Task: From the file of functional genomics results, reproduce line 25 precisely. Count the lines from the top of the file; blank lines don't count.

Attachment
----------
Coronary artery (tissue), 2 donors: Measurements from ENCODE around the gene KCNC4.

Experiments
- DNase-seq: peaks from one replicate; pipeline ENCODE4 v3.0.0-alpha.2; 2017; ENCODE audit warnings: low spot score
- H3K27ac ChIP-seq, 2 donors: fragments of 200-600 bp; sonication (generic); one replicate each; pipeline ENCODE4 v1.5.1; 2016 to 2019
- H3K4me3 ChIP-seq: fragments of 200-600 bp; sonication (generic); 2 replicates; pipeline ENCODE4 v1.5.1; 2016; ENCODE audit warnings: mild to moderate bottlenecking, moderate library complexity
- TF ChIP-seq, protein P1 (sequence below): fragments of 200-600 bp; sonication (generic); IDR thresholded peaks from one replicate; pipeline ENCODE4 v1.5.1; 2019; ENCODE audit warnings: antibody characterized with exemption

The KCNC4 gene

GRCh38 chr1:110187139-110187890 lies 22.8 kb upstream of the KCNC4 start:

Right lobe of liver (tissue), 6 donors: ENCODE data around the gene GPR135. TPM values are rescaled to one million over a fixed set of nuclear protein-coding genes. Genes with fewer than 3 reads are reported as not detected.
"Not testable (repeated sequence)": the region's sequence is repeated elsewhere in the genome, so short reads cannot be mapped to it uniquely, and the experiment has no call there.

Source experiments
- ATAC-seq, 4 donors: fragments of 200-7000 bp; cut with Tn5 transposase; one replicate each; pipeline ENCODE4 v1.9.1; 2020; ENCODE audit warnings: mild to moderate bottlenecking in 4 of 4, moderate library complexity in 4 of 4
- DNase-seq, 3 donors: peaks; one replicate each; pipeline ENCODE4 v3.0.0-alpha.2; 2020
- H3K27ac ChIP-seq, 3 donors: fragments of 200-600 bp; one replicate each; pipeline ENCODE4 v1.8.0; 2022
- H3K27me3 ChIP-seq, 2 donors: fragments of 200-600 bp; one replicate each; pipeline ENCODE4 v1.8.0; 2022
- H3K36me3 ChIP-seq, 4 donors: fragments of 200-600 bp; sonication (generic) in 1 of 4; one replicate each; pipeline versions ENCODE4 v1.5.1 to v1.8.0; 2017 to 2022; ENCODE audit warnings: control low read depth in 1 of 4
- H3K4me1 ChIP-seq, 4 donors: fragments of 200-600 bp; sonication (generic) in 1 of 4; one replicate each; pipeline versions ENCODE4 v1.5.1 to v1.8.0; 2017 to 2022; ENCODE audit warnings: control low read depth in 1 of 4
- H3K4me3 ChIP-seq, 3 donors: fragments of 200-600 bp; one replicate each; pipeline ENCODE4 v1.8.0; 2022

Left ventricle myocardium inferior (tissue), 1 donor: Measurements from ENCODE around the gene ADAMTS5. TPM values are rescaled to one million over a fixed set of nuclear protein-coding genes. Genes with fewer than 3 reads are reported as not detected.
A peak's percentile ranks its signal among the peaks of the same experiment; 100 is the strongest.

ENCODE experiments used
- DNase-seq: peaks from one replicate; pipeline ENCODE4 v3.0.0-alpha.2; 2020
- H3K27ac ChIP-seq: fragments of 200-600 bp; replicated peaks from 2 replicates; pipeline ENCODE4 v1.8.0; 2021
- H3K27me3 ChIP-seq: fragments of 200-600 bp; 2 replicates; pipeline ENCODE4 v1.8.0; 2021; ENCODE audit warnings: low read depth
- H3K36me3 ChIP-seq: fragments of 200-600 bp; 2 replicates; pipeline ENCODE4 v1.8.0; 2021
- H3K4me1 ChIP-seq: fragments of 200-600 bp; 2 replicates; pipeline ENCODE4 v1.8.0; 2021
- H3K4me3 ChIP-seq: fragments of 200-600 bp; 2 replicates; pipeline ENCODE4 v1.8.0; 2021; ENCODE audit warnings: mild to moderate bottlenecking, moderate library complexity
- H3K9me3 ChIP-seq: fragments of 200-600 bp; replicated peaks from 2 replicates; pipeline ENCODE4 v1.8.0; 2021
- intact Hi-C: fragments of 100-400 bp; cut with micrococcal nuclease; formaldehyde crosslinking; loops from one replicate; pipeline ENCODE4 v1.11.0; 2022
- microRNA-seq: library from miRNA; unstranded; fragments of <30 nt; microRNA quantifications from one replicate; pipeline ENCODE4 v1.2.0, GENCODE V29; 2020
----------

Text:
- H3K36me3 ChIP-seq: fragments of 200-600 bp; 2 replicates; pipeline ENCODE4 v1.8.0; 2021